Over the next few posts, I’ve decided to share some of the words that are pinned up on my study wall.
This is the room where I do my writing, plan my lessons and tutor some of my students, so it’s a special place where much of my waking life is spent. The window looks out onto a northern roof-scape of Glastonbury, with St Edmunds Hill towards the west and – if you know where to look – St Michael’s Tower (the one on top of Glastonbury Tor) just visible above treetops over to the east.
Above the door there’s a small metal sign, bearing the word:
That’s to remind me what I’m here to do. It’s what living, educating and writing are all about.
Ranged around the walls are other texts from various sources, which have shaped my thinking – and consequently my life.
Today I’m going to share a passage written by a fellow Glastonbury resident – a mystic and visionary who, among other things, created the trust which still runs the beautiful Chalice Well Gardens – my number one favourite place in the world.
His words, having been written in the early twentieth century, pre-date our rather wafty New Age terminology, but the sentiment is clear, and his uncompromising words have helped me to take stock and refocus when doubts and worries have threatened to take over.
The importance of positive, constructive, optimistic thinking all day long cannot be over-estimated. The fight on which you and I are constantly engaged is against the so-called forces of fear, depression, self-centredness and frustration. Bar your gates against these negative forces as the first step towards making yourself and your life of greater service to others.
Wellesley Tudor Pole
Hi, Jan. Your INSPIRE reminder sign seems to be doing its job. When I feel the inspiration to read blog posts, yours are at the top of my list for their inspirational content.
Regarding the Wellesley Tudor Pole quote, I feel inspired by his emphasis on constructive, optimistic thinking. And while I agree he doesn’t use New Age terminology and that his sentiment is clear and his words are uncompromising, I’m not quite as inspired by his suggestion there’s a constant fight against the forces he names, or his suggestion to defend against these forces if we want to be of service to others.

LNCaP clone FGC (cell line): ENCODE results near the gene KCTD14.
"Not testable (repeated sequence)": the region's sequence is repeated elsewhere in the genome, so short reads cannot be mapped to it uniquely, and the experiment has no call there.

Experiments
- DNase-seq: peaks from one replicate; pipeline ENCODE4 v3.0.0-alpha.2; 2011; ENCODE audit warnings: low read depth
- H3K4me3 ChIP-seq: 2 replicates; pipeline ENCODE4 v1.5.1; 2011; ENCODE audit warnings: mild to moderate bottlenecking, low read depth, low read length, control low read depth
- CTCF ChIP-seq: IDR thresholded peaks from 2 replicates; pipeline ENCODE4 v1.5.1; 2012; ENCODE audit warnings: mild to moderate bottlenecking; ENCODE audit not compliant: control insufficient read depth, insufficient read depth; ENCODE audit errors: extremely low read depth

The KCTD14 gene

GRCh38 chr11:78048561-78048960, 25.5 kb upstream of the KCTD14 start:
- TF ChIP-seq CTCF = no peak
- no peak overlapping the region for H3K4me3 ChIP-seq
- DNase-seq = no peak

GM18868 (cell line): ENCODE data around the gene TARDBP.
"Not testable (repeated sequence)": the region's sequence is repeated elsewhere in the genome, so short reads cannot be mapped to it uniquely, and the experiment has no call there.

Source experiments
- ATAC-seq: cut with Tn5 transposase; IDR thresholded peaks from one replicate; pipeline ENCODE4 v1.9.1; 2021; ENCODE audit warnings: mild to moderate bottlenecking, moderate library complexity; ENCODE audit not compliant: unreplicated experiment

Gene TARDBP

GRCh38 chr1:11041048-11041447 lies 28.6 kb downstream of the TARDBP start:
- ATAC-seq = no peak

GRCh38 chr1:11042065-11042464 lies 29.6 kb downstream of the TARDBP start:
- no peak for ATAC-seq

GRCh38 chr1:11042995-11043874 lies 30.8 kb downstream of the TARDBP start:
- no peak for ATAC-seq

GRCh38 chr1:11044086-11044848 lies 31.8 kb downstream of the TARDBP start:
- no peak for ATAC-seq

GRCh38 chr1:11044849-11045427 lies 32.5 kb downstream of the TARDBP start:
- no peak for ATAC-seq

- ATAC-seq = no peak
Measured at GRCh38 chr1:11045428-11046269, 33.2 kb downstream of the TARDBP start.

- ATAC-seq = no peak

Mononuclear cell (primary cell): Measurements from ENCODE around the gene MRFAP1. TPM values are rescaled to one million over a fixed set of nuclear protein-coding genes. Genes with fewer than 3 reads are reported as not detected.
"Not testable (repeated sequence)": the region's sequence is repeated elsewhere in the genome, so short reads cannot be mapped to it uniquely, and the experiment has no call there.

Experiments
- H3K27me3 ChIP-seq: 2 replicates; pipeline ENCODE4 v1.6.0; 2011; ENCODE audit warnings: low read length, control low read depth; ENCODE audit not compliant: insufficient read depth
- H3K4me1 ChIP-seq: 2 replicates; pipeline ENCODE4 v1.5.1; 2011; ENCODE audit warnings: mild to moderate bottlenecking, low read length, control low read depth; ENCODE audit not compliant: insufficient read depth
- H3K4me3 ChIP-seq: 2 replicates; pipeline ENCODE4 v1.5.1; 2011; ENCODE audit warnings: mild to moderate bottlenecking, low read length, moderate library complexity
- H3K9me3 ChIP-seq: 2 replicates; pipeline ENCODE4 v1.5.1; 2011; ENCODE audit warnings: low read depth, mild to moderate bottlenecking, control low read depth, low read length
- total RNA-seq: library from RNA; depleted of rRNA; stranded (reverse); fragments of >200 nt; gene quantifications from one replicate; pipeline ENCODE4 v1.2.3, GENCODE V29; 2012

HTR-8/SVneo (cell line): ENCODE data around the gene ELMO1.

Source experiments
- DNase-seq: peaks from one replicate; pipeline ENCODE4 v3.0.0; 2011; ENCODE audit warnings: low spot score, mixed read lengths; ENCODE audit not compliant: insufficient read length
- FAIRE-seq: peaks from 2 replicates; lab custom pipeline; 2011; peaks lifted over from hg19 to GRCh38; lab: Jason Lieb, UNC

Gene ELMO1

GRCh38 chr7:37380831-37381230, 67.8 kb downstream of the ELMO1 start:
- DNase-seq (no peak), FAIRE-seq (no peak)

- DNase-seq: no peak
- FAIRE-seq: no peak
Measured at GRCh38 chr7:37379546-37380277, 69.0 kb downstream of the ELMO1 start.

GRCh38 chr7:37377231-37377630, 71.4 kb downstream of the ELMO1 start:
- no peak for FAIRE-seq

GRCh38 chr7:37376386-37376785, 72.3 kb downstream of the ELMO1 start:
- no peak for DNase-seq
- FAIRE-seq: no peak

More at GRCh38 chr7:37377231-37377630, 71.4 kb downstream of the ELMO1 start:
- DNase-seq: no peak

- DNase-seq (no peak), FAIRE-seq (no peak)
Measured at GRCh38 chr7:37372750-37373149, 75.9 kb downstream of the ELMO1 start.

From the point of view of the saying, “What you resist persists,” which admittedly has a New Age feel, some of Mr. Pole’s suggestions can seem a little counter-productive, even if they are well intended. Perhaps there’s more than a difference in terminology between the inspiration of the early 20th century and the inspiration available today.
Hi Bob. Thanks for your lovely comments about inspiration. I feel very much the same about your posts.
Yes, I completely take your point about WTP’s focus on ‘fighting’. Interesting. Of course he was writing at the time of the Second World War – a time when battling the forces of evil would have been very much a part of everyone’s life.. However he was at the heart of a movement to win the war for the allies through focused group positive thinking, and even persuaded the BBC to have a daily silent minute, to allow the whole population to focus on peace. (The tradition lives on at the Chalice Well Gardens.) So in many ways he was well ahead of his time – the first Intention Experiment?
Thanks for sharing those words of wisdom. I feel blessed to have met you.
Bless you for saying so, Wendy x
I love your sign, Inspire. And the quote resonates with me. Above my stove, I have a small square with a pretty design and a quote on it that reads, “Wherever you go, go with all of your heart.”
From what I know of you, you certainly follow that advice, Susan ❤
Hi Jan, thanks for this inspirational post. I love this affirmation because it confirms that it is a lifelong battle that we all share, it takes great inner work and commitment to bar the gates against thenegative forces. Very timely words of wisdom. 🙂
I’m glad you found them helpful 🙂
Wonderful post, thanks for sharing x
Thank you for commenting, Roma x
Thank you ❤
Stepping over the language and meanings of another time, a fearful one, his clear intention of service is inspiring. “Fear, depression, self centeredness” feels to me like a spiral inward, conscious or otherwise, into our own interior. “Constructive, optimistic thinking,” “making yourself and your life of greater service to others” is the intention to live in an outward moving spiral.
Inhale, exhale, contract, expand, inspire, express, maybe we are all breathing into each other.
Thanks for the inspiration!
And thank you for your thoughtful and insightful interpretation of WTP’s words, Minerva.